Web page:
by Stephen Tall on September 19, 2012
Nick Clegg’s former director of strategy Richard Reeves has written an interesting article for the New Statesman, The case for a truly liberal party. There’s nothing particularly surprising in it, but it’s none the worse for that. His argument is essentially that the Lib Dems have the chance to occupy the space at the centre ground of British politics as radical liberals: after all, no other party is occupying it, or seemingly wanting to.
Most people are sceptical of the claims of both left and right. In fact, on a left-right scale, most people locate themselves in the same place as the Liberal Democrats. Few people want a party reliant on the financial support of either the unions or the rich. The population is increasingly socially liberal and anti-ideological. There remains a Blair-shaped hole in British politics.
Right now, it is hard to feel much benefit from occupying the centre ground. The Liberal Democrats are still suffering from the aftershocks of coalition, austerity and tuition fees. But it is also because the identity of the party is unclear – because it remains unresolved. There is no easy escape route, but a route must be chosen.
And, even on the narrowest grounds of straightforward party interest, sticking to a truly liberal path is the best option. Those who yearn to pull the party back to the left should think hard about what the campaign message would be in 2015. Any attempt to position the Liberal Democrats as a party of the centre left after five years of austerity government in partnership with the Conservatives will be laughed out of court by the voters – and rightly so. Anybody who wants a centre-left party will find a perfectly acceptable one in Labour. The Liberal Democrats need centrist voters, “soft Tories”, ex-Blairites, greens – and anyone who thinks the Tories are for the rich and Labour can’t be trusted with the economy. There is a new political market for the Liberal Democrats. The party just needs to seek it out, rather than looking wistfully at the old customers who have turned away. The left-wing votes “borrowed” from Labour in 2010 will not be available in 2015. New ones must be found.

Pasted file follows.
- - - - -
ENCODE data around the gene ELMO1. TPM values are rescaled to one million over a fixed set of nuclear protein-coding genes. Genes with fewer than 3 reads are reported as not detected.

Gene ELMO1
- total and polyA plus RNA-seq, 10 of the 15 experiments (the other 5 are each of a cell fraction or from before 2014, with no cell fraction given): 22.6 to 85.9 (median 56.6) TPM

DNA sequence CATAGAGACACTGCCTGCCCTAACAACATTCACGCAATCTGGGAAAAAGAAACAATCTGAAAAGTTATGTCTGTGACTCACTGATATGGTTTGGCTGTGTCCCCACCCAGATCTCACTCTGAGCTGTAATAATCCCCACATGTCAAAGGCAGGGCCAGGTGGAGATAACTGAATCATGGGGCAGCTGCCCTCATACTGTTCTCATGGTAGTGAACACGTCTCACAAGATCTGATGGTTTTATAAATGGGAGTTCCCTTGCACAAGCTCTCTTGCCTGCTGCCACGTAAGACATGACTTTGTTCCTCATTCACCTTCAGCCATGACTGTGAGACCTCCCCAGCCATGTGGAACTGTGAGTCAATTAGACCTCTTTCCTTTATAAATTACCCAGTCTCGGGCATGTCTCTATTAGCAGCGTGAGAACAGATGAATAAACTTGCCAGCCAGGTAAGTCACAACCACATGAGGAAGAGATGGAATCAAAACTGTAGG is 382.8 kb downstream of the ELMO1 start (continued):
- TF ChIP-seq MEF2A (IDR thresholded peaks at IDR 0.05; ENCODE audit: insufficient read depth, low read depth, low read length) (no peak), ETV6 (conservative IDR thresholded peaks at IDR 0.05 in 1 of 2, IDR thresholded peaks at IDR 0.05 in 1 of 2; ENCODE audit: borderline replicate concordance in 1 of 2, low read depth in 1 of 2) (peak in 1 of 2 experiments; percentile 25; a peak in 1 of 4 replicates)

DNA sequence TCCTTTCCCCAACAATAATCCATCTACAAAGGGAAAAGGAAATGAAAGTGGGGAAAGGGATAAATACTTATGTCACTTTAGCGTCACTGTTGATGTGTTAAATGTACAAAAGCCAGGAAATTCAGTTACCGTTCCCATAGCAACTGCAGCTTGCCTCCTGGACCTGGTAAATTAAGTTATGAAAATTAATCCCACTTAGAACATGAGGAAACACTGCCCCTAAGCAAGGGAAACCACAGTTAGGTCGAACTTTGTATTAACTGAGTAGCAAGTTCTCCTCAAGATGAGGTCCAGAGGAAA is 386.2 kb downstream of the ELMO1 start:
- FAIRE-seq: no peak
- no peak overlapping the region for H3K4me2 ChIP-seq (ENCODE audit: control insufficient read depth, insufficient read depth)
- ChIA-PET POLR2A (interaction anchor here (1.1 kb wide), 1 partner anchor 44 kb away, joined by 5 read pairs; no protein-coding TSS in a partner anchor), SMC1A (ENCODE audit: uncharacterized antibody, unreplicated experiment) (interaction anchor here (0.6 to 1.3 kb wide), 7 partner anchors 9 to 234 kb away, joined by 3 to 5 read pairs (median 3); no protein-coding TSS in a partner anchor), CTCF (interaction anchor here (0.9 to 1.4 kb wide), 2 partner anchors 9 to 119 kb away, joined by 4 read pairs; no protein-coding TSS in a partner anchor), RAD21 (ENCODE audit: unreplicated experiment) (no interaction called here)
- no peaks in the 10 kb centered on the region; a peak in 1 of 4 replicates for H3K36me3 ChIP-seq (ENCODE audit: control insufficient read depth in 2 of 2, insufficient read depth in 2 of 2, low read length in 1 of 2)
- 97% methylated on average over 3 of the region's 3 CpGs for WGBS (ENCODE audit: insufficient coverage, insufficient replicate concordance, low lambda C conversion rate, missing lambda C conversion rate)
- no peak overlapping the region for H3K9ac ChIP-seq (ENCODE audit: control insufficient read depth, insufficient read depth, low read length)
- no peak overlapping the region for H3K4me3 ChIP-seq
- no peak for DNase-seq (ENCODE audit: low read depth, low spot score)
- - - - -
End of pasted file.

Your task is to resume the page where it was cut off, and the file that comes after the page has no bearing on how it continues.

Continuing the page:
I agree with Richard’s assessment — though the slightly glib way he suggests “the party just needs to seek out” an entire new caste of potential voters probably goes some way to explaining why he’s always been treated with suspicion by activists whose gruelling job it will be to try and find this “new political market” door-by-door.
I’ve always found it slightly ironic that within the Lib Dems most of the hostility to Richard Reeves — closely associated with the liberal-left through his directorship of Demos — has come from the more social liberal-leaning side of the party. But above all I suspect it’s his evident lack of doorstep-slog activism which rubs Liberator-people up the wrong way.
There is, however, a glaring inconsistency in Richard’s article. Because on the one hand he urges the party to seek new voters — centrist voters, “soft Tories”, ex-Blairites, greens — yet on the other he says:
Clegg’s office got into trouble earlier in the month for calling opponents of gay marriage “bigots” and then recalling both the press release and the charge. Here’s the thing: they are bigots. … Naturally, using words such as “bigot” will upset some people. People who were never going to vote Liberal Democrat anyway.
I agree with gay marriage. But I don’t like the word ‘bigot’. It’s ugly, unnecessary and more likely to drive away support rather than to persuade. It’s the kind of polarising language almost calculated to put off centrist voters, ex-Blairites and ‘soft Tories’ (not sure where greens would stand on it).
Perhaps this hints at the problem Richard Reeves had with constructing a coherent strategy for Nick Clegg — because it’s hard to see how a leader can establish a reputation as a rational crusader firmly rooted in the liberal centre if his top adviser thinks he can simultaneously indulge agitprop name-calling that will make him look and sound extreme. Liberalism is founded on reason; Nick Clegg’s brand depends upon him being seen as reasonable; Coalition is about finding reasoned solutions even and especially where there’s disagreement.